A practical guide to managing innovation
What does innovation mean? It used to relate mainly to products and that's still important. But over the last decade or so, businesses have been putting more and more emphasis on innovating new services and business models as well. In light of this, it's time companies take another look at how they manage innovation.
Alstom: Clean power needed to reduce CO2 emissions
Mankind will keep using fossil fuels to generate electricity for many decades to come, and will need all the help it can get to curb emissions of carbon dioxide, or CO2, that go with burning fossil fuels. That's according to Alstom, a leading manufacturer of power turbines and a company which sells equipment to make coal power stations cleaner and more efficient. It is also developing techniques to capture and store CO2.
UO Today #457: James Harper / James Tice
James Harper, Art History, and James Tice, Architecture, discuss the exhibit they co-curated entitled “Giuseppe Vasi’s Rome: Lasting Impressions From The Age Of The Grand Tour” in an interview conducted in the exhibit hall at the Jordan Schnitzer Museum of Art. UO Today, the Oregon Humanities Center’s half-hour television interview program, provides a glimpse into the [...]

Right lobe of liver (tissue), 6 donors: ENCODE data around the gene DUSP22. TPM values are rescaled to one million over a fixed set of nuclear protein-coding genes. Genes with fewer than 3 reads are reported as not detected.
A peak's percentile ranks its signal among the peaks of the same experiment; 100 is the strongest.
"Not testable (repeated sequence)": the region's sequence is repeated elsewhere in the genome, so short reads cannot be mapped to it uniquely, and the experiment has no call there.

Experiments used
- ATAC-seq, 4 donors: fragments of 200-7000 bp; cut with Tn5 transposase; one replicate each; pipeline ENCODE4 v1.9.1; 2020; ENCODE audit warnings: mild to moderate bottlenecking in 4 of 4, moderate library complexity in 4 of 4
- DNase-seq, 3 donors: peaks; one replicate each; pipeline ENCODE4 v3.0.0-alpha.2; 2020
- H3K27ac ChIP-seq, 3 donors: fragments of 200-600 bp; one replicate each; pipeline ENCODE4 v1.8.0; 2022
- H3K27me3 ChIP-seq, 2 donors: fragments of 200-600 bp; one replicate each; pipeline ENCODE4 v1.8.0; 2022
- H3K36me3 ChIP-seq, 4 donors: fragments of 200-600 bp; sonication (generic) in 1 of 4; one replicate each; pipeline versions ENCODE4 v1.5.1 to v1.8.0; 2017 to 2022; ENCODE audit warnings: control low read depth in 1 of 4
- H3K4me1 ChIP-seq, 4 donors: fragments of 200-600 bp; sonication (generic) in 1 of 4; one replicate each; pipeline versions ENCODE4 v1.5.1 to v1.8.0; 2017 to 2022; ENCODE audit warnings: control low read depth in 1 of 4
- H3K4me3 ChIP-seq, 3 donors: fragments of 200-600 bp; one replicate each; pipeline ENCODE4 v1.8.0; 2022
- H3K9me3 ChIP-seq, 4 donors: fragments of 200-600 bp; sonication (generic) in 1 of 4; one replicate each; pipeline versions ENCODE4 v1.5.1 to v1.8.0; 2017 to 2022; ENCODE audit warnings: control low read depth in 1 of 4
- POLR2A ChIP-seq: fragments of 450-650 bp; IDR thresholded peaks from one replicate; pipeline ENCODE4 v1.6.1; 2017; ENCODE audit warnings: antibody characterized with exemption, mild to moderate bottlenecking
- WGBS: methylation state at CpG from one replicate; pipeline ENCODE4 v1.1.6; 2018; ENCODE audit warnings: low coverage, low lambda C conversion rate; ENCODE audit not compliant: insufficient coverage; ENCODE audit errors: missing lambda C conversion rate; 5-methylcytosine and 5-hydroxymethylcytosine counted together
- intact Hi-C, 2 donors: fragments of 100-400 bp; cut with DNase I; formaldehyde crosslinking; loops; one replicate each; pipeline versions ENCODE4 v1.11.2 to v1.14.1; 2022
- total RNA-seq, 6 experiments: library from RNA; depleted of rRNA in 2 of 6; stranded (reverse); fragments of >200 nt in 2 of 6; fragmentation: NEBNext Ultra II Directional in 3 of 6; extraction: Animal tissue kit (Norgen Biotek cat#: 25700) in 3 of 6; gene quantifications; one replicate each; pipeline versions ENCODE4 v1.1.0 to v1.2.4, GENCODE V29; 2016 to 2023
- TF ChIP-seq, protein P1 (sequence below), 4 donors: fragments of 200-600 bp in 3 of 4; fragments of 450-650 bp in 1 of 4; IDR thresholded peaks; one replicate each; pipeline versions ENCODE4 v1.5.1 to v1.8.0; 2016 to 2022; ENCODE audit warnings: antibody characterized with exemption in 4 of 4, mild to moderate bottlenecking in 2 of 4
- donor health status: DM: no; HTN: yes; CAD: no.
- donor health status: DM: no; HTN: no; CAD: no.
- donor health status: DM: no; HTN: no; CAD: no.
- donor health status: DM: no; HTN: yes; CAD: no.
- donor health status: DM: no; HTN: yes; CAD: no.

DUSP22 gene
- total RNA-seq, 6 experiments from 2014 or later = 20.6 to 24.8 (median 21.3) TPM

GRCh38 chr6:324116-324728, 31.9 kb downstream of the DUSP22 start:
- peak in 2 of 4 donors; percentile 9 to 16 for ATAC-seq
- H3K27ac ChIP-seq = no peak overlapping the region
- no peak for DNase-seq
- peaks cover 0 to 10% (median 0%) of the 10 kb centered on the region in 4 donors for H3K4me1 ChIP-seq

Leadership today: less charisma, more consensus
When you think of words to describe good leadership, ‘charisma’ usually comes somewhere near the top of the list. After all, all the good ideas in the world won’t get anywhere if you aren’t compelling enough to get people to listen to you. But not all successful CEOs are charismatic and today’s complex and profound economic crisis has created a real challenge both for executives and for the professionals who train them.
Advice to direct marketers: let the people do the talking
The explosion of social networking sites has been a boon for direct marketers. For the hundreds of millions of users of Facebook, MySpace, YouTube and so on, they are fun ways to communicate with their friends and make more friends. But for marketers they are huge databases of consumer information.
More expensive medication may be more potent
Marketing variables not only influence peoples perceptions and expectations, they actually influence the real efficacy of products such as medications. This is according to Ziv Carmon, INSEAD Professor of Marketing, who, along with Rebecca Waber and Dan Ariely from MIT and Baba Shiv from Stanford, tested the effect of price on the efficacy of a medication by administering electric shocks to those taking part in the study to test their resistance to pain.
Surfing on rocks with ‘Miss Daisy’
‘A journey of a thousand miles must begin with a single step,’ goes the ancient Chinese proverb. The modern-day, Peter Schindler version goes: ‘A journey of 21,000 kilometers in a yellow sports car starts with a slightly eccentric Swiss national, driven to explore the Chinese countryside.’